That’s the paradigm in which we must function, for better or worse. That’s not to say we should rush to the end of extreme risk. We don’t need to take a field trip across a crowded highway to learn about physics. We can find a safer way. Yet the general paradigm of this universal trade-off remains. And we did not become the leaders of the free world by playing it safe. We’re the ones who stormed the beaches, put man on the moon, and insisted on ending the moral disaster of slavery no matter the cost.
“Almost every advance in art, cooking, medicine, agriculture, engineering, marketing, politics, education, and design has occurred when someone challenged the rules and tried another approach.” (Roger von Oech) In other words, they chose to take a risk instead of the safer route. I often wonder how an Einstein would function in our safe and secure learning environments, or even a Thomas Edison who famously said, “There ain’t no rules around here! We’re trying to accomplish something!”
You can’t reach for a dream and remain motionless at the same time. The two are incompatible. ~ John Maxwell
But motion means taking risks. Risk might well mean failure. Are we still OK with that?
A Symptom of a Risk-Averse Culture
In short, I fear our education system is already becoming so insulted by sincere efforts to ensure safety of all sorts that it’s a wonder any learning can take place at all. Over the last few decades, our schools have gotten safer, or at least more averse to risk in many ways (more on that later). Maybe that’s why our academic scores have remained stuck in neutral for the last three decades while other countries, more willing to take risks, pass us by.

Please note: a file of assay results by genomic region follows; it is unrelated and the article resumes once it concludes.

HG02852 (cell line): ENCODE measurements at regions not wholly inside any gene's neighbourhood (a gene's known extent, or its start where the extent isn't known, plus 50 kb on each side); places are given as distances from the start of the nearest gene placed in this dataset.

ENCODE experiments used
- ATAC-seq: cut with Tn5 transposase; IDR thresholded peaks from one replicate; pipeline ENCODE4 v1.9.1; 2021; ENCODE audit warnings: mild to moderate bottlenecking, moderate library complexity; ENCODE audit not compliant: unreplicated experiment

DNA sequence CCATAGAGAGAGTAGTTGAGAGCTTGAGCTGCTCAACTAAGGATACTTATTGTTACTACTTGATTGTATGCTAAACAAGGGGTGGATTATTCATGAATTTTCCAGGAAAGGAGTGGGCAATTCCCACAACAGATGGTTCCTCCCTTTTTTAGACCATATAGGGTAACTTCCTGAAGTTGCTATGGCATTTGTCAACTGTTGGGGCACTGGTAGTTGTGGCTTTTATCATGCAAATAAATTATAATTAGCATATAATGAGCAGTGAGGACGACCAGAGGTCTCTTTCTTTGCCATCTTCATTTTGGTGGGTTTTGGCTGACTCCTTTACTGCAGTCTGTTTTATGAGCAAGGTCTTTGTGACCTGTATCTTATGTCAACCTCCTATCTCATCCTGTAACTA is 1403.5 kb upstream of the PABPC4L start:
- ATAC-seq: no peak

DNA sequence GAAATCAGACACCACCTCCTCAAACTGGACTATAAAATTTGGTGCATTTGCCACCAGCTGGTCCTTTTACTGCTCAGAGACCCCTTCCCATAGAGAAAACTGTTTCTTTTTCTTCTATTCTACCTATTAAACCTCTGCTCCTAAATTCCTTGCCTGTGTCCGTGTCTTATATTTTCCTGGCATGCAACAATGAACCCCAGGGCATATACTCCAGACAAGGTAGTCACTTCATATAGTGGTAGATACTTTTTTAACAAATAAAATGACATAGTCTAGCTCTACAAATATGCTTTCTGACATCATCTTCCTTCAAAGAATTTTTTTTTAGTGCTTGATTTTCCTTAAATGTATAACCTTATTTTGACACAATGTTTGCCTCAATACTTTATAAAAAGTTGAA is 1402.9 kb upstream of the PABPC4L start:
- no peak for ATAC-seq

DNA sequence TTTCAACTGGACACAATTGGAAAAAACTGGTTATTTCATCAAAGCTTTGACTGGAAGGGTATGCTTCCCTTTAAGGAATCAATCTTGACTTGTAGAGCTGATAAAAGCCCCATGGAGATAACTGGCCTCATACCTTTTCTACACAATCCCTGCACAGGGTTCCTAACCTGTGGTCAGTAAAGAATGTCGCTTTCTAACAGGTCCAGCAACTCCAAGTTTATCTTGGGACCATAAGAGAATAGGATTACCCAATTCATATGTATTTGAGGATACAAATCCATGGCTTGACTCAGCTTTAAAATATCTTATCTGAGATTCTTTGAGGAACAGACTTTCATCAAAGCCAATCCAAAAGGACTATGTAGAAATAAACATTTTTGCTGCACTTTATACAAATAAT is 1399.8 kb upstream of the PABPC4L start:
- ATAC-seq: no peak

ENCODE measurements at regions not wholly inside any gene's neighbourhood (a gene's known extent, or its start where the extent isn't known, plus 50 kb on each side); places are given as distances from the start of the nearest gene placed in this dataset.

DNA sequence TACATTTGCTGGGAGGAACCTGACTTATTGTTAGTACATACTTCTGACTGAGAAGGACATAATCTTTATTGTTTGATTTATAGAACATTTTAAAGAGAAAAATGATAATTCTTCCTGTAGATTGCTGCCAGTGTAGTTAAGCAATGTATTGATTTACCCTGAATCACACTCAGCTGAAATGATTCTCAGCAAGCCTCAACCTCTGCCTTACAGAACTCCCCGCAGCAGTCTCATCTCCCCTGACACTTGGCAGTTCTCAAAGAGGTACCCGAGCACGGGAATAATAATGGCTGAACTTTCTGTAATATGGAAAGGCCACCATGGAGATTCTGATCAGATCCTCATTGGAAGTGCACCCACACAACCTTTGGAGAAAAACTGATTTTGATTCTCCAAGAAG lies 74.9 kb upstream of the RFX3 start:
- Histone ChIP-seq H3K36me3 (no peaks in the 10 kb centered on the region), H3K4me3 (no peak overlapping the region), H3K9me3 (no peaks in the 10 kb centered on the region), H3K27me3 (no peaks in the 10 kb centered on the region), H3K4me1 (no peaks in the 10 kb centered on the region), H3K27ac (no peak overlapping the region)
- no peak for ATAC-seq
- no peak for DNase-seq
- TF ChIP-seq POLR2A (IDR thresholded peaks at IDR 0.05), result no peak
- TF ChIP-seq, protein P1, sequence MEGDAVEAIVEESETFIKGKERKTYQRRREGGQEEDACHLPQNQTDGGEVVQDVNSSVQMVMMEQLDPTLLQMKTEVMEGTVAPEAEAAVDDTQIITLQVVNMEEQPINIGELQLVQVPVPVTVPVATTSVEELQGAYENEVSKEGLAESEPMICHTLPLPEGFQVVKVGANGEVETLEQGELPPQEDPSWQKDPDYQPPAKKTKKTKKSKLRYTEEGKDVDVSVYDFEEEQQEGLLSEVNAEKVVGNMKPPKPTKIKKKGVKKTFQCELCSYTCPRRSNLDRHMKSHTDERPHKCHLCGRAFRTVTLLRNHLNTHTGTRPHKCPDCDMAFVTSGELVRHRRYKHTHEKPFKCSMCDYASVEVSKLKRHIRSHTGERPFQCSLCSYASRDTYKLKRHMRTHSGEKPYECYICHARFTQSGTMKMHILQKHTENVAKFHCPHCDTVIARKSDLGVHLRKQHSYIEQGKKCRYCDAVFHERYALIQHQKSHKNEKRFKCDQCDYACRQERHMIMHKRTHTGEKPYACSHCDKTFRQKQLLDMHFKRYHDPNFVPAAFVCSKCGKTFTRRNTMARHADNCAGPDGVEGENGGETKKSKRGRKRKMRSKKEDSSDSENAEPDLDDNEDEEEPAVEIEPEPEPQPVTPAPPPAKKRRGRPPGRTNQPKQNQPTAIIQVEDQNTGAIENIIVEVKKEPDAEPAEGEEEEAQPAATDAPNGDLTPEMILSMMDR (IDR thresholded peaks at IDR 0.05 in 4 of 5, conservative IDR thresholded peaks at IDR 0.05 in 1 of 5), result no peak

I’ll go a step further to suggest that as a nation, we may have already passed a tipping point of sorts in this regard. We vote for the candidate who promises the most security, not the one who offers the greatest freedom to take risks and reap the rewards. When corporate and union leaders at GM make mistakes, we expect a bailout — even at a loss to those who took the most risk.
One critical role of government is to facilitate safety as we each take risks every day as individuals, families, or businesses. It plays a necessary role in ensuring minimal safety and security standards are met. But at some point, subtly passed and difficult to delineate, that safety system instead becomes the reason for our existence. At one point, it existed to keep us safe as we grew and took risks. Now we seem to exist to fund its own ever-expanding appetite for more safety regulations, bureaucratic paperwork, and blame-shifting commissions.
Meanwhile, every day, a little bit more of our cultural creative spirit fades until we forget why we existed in the first place.
I know it’s a bit of stretch, but I’ve been thinking a little beyond just the natural wish we all have that such a tragedy never happen again. I pray you won’t think me callous because of it. Just trying to think ahead. At some point, maybe a point already passed, we protect ourselves to death in a futile attempt to ensure we dispose of all hurt and failure.
But without some level of risk, we simply can’t learn. And isn’t that why we want safer schools in the first place?